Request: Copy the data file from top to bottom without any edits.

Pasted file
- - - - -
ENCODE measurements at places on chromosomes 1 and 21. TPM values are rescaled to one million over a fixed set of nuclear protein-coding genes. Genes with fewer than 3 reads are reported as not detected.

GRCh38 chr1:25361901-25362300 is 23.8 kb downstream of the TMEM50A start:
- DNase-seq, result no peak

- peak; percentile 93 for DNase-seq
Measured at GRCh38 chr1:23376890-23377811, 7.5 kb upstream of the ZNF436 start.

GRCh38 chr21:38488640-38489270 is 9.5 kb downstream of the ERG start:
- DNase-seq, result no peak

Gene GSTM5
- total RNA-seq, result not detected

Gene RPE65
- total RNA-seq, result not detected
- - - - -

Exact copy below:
ENCODE measurements at places on chromosomes 1 and 21. TPM values are rescaled to one million over a fixed set of nuclear protein-coding genes. Genes with fewer than 3 reads are reported as not detected.

GRCh38 chr1:25361901-25362300 is 23.8 kb downstream of the TMEM50A start:
- DNase-seq, result no peak

- peak; percentile 93 for DNase-seq
Measured at GRCh38 chr1:23376890-23377811, 7.5 kb upstream of the ZNF436 start.

GRCh38 chr21:38488640-38489270 is 9.5 kb downstream of the ERG start:
- DNase-seq, result no peak

Gene GSTM5
- total RNA-seq, result not detected

Gene RPE65
- total RNA-seq, result not detected